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Nintendo Labo Has Brought Out the Toxic Gaming Community

Many hard core Nintendo fans were really excited for yesterday’s Nintendo presentation, and ultimately seemed to leave with a sense of severe disappointment. A lot of great ideas were being floated around the Internet, ideas that would get anyone excited: Animal Crossing making its way to Nintendo Switch, perhaps a accessory kids could use throughout the day, that could be synced to their Switch at night, and so on. So when Nintendo’s video presentation showed cardboard cutouts that utilized the many features of the Joy-Con, NUMEROUS people expressed frustrations online. Ultimately, though, so few took the time to realize who this is for: kids. Nintendo Labo will be a big hit – as indicated by its position as a best selling item on Amazon – and if Nintendo allows people to experiment on their own, there could be some fun for adults as well.

I have no problem with Nintendo Switch fans being disappointed in what was announced. Disappointment is the result of high expectations – or even simple expectations – that ultimately lets us down. Disappointment is an inward emotion that we often verbally express via our favourites mediums. For many, that disappointment landed on Twitter and Facebook. I look to one of our great writers here at GamesReviews.com, Daniel Fugate, who ultimately wasn’t impressed and shared his feelings.

This doesn’t bother me. I wasn’t expecting it to be for everyone, and Daniel and I are on two opposite ends of the gaming spectrum. I have two kids who love their Nintendo Switch units; on top of that, both my kids love to create and decorate arts and crafts, so Nintendo Labo mixes two of their favorite things. I don’t expect Daniel to love this announcement, and good for him if he doesn’t. Those that have expressed rage online, however, or utter contempt for the concept, are the toxic individuals who are so self centred, they cannot even find the good in a product for someone else.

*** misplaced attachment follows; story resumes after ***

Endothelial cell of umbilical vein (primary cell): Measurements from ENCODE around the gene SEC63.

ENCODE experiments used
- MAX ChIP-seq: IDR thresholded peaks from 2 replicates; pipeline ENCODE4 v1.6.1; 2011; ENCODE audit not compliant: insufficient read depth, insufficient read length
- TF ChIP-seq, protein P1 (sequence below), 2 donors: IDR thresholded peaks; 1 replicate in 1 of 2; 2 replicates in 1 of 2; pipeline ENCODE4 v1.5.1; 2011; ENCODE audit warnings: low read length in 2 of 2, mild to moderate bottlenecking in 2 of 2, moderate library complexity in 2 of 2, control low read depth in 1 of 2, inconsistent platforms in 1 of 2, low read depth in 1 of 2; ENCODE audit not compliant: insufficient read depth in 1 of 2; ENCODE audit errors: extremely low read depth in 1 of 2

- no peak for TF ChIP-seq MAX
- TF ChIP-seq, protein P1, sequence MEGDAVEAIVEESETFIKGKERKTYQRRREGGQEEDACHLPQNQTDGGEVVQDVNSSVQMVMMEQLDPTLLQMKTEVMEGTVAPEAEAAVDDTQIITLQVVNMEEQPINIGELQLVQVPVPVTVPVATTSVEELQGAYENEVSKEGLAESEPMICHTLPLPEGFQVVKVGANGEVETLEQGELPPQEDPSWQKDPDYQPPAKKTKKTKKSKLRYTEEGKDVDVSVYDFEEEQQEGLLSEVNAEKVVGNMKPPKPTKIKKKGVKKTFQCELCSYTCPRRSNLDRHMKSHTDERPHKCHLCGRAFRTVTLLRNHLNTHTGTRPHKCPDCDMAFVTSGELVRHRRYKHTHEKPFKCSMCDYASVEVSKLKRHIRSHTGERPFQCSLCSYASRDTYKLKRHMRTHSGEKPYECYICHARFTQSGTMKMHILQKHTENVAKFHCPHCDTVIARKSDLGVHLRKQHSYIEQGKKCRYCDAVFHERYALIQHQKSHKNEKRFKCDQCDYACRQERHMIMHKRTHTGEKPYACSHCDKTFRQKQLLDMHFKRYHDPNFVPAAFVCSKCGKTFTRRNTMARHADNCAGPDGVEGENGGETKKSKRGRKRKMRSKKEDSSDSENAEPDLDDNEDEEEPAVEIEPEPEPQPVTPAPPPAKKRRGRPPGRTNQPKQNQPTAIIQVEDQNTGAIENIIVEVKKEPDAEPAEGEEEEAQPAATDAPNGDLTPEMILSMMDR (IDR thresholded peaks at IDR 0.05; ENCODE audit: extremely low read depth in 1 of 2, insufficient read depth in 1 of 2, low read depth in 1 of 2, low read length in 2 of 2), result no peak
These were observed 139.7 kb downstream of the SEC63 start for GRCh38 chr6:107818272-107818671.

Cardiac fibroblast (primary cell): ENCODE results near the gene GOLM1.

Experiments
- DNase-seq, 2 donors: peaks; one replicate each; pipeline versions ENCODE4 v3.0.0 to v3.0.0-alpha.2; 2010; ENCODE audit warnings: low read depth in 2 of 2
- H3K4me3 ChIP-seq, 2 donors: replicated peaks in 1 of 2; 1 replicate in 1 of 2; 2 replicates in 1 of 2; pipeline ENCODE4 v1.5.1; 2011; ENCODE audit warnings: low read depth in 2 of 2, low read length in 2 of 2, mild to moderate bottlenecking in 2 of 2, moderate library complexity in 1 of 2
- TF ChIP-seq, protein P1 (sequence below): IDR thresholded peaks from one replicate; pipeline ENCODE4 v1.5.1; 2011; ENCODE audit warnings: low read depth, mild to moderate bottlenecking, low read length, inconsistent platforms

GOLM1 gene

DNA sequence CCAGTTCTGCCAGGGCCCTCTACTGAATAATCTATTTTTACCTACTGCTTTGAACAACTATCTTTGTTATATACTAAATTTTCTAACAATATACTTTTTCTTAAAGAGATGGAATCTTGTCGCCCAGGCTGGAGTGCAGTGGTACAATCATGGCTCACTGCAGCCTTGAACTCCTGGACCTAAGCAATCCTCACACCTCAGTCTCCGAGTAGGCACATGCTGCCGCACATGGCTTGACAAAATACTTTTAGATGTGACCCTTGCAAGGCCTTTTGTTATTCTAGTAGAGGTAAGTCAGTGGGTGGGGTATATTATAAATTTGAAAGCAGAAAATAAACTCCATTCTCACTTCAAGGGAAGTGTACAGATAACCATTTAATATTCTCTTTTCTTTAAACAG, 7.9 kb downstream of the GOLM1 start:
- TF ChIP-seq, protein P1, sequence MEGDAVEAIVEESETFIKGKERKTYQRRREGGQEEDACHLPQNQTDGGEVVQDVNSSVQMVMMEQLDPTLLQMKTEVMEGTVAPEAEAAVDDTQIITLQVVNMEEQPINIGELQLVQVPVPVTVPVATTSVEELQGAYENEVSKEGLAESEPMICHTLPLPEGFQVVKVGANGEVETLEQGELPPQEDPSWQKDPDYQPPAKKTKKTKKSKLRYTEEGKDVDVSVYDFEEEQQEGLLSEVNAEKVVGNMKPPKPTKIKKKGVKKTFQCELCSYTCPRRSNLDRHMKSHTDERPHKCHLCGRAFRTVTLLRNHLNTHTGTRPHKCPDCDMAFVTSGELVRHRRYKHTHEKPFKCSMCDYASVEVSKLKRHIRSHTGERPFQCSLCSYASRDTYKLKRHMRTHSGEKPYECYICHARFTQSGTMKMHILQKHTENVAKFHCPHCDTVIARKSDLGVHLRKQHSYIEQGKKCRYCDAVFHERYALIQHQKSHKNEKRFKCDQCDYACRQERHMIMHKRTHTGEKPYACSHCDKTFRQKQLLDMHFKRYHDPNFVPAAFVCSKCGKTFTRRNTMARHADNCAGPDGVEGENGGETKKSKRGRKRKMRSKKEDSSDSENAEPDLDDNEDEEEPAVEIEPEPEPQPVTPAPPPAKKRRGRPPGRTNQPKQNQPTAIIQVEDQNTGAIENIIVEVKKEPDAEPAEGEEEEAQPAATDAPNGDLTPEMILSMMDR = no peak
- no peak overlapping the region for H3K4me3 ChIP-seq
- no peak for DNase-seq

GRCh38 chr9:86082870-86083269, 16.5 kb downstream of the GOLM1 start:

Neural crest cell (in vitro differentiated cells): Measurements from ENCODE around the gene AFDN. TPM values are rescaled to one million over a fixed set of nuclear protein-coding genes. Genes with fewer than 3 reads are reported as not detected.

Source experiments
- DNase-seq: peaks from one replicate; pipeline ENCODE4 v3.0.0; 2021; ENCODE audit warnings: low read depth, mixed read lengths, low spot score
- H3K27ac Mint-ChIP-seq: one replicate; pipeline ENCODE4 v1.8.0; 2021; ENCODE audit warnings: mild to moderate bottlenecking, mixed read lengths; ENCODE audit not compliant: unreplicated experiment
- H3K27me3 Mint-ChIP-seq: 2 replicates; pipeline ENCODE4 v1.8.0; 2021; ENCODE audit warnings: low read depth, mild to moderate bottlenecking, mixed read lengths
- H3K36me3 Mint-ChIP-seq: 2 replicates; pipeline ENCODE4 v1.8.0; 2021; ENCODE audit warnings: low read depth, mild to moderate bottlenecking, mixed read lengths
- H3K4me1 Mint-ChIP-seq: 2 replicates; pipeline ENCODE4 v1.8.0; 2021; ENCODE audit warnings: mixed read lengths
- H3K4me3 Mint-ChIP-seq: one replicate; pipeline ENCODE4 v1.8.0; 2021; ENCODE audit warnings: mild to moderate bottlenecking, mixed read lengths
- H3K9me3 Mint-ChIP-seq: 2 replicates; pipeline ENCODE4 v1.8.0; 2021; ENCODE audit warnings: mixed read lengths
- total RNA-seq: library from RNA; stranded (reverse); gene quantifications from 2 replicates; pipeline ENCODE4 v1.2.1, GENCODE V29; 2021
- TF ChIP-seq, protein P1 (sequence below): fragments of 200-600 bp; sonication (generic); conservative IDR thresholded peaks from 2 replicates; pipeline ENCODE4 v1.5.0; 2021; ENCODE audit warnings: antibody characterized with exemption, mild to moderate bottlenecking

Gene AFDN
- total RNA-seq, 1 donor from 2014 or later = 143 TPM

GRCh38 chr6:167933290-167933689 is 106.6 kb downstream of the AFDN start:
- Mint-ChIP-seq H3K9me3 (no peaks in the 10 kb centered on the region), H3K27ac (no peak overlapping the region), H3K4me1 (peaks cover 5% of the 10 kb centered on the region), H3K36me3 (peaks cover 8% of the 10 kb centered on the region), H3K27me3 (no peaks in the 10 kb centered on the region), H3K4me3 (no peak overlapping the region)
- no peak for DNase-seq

Some games that get released are just plain bad, as are some products. Universally, they have no wide appeal, and the majority of people are left scratching their heads. I don’t think that is the case with Labo. There is an audience Nintendo is desperately going after here, and it’s kids under the age of 15, and parents of those kids.

I was tracking Twitter conversations around #NintendoLabo throughout the evening, and could not count the number of times I saw individuals cracking jokes at Nintendo for releasing cardboard peripherals, telling Nintendo as a whole to go F&#@ itself, and the like. All over a great new lineup of toys aimed at kids, and parents who want to interact and play games with their kids. Labo isn’t a one off experience, as Nintendo has obviously put a lot of work into this concept, and had it planned out long before the Nitnendo Switch launched. Remember when we all complained that a set of Joy-Cons in Canada ran us 99.99….now we know why. It is for experiences like Labo. Labo is front and centre for Nintendo now, as it has become one of the main tabs on Nintendo’s regional webpages. This is going to be a hit, and the longer uninterested parties fight it, the more I hope Nintendo invests in it.

Companies who release products are not always going to launch games and accessories that you enjoy. I hate the Kinect on Xbox One, but I never thought to trash Microsoft online because of it, or make fun of individuals who were excited for it. People like that added touch, so all the more power to them. On PlayStation, for the longest time, I didn’t understand the power or intricacies of PSVR. It wasn’t for me, but that doesn’t mean it wasn’t for thousands of others. There are always going to be things we don’t like about a system or a company, but when we look at them from 10,000 feet, we realize there is an audience somewhere.

The Internet has become a pool of negativity, and toxic attitudes are so prevalent in the video game industry it has made me want to step away on a number of occasions. Labo won’t be for everyone, but when I saw my kids lose their minds over the announcement, I knew Nintendo had a hit product. People will buy this, regardless of what you think.

 

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Article By

Adam Roffel has only been writing about video games for a short time, but has honed his skills completing a Master's Degree. He loves Nintendo, and almost anything they have released...even Tomodachi Life.

Follow Adam on:
Twitter: @AdamRoffel   

 

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